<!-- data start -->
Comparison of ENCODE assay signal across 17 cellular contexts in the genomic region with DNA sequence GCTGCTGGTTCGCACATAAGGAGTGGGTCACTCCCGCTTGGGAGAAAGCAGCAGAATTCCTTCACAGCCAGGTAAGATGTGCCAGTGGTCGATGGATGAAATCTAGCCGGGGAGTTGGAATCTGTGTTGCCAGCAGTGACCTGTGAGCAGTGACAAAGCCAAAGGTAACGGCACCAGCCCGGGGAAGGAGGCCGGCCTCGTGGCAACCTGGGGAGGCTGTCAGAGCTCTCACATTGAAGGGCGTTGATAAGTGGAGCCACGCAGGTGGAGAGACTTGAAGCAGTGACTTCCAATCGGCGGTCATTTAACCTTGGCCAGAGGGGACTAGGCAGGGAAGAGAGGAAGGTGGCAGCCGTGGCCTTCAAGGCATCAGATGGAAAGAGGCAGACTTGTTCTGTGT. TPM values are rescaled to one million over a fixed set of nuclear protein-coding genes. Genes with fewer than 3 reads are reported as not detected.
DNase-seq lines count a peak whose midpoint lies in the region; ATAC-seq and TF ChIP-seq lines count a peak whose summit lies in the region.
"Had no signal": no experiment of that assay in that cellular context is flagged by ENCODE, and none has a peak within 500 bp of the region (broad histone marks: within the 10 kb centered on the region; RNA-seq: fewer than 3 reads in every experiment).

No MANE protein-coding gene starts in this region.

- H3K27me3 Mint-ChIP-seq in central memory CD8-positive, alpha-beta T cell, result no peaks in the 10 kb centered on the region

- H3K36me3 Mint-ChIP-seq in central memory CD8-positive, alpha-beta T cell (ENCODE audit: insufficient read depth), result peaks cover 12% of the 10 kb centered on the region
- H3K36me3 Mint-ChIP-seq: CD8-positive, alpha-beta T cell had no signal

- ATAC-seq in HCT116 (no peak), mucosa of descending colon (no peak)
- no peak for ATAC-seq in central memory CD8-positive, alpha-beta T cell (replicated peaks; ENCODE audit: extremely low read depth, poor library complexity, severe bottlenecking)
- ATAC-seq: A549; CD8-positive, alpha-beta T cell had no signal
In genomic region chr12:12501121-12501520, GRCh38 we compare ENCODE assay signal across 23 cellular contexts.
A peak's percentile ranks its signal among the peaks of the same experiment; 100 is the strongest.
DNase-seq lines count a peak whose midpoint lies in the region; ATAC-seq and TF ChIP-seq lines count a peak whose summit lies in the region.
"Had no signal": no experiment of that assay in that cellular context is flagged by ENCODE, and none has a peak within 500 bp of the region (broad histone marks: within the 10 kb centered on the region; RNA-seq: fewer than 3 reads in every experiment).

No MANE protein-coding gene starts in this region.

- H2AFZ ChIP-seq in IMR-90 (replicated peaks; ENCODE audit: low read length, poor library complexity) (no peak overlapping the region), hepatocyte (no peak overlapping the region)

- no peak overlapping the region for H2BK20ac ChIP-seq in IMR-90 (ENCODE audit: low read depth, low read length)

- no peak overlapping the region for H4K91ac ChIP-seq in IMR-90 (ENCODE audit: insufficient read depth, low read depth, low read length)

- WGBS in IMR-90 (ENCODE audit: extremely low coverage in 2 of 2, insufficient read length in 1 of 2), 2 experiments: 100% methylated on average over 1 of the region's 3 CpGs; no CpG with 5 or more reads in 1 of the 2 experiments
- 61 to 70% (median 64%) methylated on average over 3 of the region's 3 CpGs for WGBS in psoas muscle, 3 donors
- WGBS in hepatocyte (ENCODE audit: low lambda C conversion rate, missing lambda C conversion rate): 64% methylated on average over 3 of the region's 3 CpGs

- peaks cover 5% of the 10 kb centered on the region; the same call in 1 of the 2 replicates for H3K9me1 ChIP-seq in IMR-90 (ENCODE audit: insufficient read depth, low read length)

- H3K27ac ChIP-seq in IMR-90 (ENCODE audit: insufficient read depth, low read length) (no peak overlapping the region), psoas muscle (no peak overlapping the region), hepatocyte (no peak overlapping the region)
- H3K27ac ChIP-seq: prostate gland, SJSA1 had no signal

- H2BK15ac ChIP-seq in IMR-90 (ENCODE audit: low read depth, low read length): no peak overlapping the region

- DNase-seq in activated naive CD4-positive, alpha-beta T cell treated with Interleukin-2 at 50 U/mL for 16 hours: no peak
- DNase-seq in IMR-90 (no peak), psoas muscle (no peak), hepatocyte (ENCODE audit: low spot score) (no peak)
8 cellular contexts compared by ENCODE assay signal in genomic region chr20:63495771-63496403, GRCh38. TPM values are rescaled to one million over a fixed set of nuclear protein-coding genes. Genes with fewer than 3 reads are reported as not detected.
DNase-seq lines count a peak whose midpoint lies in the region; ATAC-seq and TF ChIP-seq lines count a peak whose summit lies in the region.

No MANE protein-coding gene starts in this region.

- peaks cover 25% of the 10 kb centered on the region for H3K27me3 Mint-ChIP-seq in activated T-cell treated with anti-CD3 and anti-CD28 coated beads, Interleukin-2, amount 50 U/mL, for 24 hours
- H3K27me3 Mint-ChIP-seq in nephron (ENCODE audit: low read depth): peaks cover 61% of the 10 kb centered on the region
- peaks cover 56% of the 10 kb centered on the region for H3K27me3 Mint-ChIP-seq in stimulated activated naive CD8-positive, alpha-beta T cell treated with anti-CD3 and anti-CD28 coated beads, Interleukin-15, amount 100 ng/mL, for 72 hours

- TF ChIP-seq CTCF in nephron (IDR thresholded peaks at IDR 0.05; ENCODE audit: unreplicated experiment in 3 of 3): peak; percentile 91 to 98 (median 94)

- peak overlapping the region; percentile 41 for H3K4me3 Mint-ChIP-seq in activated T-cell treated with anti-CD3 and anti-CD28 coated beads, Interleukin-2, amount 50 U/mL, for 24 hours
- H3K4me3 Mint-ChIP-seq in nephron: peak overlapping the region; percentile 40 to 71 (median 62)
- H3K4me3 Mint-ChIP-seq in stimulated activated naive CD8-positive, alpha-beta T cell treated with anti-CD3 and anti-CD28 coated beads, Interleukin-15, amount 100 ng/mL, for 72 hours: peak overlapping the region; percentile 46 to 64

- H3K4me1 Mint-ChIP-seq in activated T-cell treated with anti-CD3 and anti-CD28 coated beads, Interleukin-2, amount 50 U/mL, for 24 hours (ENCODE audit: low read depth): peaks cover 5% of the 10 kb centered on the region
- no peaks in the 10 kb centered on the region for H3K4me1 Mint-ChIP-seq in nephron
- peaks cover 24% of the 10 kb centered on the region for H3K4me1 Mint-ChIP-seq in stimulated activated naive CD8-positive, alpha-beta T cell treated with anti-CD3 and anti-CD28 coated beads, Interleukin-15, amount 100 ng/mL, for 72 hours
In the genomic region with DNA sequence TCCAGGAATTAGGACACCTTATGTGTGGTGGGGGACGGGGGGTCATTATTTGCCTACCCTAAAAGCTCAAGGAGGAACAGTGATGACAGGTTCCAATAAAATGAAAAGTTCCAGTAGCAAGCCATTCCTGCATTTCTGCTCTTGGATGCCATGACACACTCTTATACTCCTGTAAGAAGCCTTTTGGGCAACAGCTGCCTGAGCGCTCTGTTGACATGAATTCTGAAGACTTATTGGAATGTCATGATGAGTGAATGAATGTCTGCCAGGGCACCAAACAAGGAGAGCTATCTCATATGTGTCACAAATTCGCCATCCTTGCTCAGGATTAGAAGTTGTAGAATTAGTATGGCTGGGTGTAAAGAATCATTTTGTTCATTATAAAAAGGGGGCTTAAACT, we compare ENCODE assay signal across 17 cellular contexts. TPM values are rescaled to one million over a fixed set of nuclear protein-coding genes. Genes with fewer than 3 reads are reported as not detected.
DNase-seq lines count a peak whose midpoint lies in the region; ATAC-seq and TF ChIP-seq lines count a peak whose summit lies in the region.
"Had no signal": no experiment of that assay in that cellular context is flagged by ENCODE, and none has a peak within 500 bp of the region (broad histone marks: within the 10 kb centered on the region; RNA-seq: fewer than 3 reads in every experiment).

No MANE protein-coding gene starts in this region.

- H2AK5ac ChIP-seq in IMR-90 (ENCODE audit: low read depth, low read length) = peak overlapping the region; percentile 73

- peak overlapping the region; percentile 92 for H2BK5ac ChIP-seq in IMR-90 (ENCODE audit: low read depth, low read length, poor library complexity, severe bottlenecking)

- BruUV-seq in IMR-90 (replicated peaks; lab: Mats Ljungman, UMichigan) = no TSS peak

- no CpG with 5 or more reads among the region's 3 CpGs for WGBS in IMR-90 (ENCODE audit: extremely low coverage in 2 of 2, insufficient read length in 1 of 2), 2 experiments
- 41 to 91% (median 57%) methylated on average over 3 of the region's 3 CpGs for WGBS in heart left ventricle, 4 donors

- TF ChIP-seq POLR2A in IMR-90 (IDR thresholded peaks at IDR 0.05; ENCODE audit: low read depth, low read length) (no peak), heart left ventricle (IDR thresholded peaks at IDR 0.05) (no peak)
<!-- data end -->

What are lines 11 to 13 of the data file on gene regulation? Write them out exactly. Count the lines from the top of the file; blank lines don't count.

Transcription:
In genomic region chr12:12501121-12501520, GRCh38 we compare ENCODE assay signal across 23 cellular contexts.
A peak's percentile ranks its signal among the peaks of the same experiment; 100 is the strongest.
DNase-seq lines count a peak whose midpoint lies in the region; ATAC-seq and TF ChIP-seq lines count a peak whose summit lies in the region.